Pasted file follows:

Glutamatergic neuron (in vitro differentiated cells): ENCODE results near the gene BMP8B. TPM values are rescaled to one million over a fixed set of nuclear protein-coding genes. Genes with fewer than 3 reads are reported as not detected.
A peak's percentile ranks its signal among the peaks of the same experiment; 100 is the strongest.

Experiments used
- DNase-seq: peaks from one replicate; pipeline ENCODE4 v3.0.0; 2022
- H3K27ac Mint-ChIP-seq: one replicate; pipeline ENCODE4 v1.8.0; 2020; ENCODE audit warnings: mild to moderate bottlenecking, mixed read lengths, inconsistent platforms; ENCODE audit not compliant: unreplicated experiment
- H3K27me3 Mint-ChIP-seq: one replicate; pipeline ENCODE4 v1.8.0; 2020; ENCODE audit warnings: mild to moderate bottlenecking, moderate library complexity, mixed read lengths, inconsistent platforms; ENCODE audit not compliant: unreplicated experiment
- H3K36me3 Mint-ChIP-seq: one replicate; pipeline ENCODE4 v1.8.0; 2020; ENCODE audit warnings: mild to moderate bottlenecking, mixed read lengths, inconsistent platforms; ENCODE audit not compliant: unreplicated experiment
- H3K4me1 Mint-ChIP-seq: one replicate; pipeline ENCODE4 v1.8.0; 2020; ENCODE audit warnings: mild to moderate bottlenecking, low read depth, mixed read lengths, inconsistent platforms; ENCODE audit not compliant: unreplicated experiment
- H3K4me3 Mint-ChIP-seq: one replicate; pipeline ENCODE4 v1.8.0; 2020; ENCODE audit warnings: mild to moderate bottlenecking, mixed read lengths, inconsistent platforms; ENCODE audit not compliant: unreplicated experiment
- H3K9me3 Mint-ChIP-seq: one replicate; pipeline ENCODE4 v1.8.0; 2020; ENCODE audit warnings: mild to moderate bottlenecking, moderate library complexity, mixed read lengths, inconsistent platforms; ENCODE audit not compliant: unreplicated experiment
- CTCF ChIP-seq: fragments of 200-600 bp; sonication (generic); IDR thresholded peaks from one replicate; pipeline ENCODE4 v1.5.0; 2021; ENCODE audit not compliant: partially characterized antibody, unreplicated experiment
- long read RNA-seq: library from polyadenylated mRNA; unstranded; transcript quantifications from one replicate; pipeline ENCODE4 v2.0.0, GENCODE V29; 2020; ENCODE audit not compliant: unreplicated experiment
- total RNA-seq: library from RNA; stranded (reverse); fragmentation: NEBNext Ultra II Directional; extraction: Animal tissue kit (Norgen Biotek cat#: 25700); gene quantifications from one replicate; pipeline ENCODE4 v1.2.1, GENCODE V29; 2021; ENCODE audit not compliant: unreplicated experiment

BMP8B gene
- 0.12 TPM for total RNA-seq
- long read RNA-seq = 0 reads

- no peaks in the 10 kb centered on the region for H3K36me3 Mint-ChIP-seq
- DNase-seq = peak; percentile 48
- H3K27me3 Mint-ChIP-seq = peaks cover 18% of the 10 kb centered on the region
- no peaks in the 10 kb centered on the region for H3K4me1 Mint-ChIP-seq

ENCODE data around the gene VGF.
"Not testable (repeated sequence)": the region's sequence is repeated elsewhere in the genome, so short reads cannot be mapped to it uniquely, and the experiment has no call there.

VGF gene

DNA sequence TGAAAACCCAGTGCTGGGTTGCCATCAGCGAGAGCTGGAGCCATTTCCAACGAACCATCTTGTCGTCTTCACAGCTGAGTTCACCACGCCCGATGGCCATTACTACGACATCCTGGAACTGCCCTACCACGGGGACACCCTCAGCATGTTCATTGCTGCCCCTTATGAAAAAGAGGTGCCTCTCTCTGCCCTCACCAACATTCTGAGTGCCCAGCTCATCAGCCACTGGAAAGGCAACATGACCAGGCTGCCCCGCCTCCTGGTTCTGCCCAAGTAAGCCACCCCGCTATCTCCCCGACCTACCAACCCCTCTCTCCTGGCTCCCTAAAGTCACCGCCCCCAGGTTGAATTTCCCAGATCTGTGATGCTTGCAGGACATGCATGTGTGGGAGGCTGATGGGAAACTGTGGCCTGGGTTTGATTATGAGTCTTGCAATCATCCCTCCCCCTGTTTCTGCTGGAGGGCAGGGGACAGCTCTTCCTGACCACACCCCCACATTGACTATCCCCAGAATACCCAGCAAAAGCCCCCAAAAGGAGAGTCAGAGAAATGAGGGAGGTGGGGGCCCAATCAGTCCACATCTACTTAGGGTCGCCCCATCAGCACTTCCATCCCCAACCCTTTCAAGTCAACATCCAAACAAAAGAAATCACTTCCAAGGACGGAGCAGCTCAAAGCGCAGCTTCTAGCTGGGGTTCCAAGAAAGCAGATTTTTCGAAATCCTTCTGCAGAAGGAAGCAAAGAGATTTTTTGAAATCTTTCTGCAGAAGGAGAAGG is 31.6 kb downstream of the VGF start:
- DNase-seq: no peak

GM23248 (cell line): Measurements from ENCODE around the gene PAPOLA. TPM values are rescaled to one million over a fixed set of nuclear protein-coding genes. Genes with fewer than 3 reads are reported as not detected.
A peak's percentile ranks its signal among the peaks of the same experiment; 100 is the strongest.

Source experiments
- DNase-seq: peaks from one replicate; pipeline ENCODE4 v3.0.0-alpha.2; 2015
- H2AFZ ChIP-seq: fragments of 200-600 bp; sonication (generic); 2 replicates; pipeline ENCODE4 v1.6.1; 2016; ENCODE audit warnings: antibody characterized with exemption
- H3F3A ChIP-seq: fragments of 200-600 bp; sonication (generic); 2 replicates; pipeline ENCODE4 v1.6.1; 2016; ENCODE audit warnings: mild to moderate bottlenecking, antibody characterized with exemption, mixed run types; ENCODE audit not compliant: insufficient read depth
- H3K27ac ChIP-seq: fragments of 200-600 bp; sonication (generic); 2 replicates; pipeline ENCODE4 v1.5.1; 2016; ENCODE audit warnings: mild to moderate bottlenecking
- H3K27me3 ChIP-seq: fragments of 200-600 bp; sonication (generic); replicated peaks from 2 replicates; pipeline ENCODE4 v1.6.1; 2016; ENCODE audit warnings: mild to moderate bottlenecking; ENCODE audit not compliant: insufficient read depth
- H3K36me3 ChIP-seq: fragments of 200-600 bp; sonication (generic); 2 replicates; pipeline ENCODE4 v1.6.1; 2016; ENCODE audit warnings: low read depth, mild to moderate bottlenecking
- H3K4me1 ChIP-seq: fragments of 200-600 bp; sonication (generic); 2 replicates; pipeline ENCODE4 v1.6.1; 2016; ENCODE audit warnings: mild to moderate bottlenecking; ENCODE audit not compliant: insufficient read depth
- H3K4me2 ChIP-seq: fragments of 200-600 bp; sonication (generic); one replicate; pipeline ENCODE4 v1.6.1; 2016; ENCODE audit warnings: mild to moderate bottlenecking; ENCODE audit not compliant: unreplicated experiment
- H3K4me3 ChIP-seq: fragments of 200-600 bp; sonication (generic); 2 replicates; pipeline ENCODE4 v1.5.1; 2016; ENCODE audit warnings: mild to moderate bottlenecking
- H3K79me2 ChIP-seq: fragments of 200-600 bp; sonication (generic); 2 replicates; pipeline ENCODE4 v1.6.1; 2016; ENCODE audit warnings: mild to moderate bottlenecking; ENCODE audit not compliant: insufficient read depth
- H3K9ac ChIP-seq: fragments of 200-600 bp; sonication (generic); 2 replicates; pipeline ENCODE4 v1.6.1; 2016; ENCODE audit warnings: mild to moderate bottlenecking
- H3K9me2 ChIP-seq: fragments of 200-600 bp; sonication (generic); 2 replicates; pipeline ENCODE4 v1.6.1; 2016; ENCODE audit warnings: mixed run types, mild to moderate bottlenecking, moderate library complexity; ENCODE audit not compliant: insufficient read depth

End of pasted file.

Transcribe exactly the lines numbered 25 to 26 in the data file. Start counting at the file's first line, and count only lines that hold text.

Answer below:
- DNase-seq: no peak

GM23248 (cell line): Measurements from ENCODE around the gene PAPOLA. TPM values are rescaled to one million over a fixed set of nuclear protein-coding genes. Genes with fewer than 3 reads are reported as not detected.